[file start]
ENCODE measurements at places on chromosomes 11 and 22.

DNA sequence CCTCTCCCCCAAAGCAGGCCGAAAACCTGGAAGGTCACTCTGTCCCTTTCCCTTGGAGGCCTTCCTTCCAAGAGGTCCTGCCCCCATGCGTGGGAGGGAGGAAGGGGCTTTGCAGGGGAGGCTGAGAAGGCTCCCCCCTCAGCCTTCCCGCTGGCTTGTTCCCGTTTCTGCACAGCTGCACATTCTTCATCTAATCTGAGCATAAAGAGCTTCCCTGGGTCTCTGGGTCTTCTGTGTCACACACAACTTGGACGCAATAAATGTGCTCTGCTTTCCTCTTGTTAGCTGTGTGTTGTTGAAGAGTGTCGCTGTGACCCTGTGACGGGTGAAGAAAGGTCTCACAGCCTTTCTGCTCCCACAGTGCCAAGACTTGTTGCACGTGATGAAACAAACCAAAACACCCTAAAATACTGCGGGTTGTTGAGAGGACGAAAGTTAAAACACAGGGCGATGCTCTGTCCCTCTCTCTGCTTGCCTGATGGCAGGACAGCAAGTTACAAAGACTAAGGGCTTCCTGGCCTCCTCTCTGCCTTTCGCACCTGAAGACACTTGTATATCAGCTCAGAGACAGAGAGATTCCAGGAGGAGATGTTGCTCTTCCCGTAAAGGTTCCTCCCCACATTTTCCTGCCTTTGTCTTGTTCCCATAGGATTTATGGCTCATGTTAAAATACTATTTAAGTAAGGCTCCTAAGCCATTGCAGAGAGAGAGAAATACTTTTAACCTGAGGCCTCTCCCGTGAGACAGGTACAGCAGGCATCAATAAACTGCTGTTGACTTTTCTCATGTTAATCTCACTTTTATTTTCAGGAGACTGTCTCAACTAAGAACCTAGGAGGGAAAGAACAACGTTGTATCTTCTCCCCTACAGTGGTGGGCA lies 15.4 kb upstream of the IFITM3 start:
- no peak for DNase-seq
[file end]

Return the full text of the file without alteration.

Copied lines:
ENCODE measurements at places on chromosomes 11 and 22.

DNA sequence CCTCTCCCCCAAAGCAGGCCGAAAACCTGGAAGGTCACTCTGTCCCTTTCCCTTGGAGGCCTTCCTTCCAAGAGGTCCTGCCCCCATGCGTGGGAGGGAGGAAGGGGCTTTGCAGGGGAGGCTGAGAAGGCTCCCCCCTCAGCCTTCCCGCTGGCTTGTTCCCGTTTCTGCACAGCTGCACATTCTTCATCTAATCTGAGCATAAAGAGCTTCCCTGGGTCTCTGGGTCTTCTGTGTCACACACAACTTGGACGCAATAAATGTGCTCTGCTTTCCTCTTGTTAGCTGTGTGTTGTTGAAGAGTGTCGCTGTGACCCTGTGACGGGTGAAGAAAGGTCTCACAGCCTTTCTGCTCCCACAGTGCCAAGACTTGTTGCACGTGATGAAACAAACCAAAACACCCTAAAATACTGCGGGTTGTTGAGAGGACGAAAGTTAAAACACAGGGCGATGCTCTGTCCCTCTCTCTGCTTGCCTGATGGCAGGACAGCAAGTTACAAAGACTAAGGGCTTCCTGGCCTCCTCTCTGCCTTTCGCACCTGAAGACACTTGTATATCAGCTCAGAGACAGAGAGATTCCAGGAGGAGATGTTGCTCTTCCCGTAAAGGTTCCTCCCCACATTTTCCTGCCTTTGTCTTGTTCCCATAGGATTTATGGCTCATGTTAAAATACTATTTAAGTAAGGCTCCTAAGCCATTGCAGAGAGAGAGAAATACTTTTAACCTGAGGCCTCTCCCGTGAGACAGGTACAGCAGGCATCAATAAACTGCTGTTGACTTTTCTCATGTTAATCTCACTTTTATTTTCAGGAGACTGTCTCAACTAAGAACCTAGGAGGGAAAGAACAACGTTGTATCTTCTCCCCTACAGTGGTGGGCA lies 15.4 kb upstream of the IFITM3 start:
- no peak for DNase-seq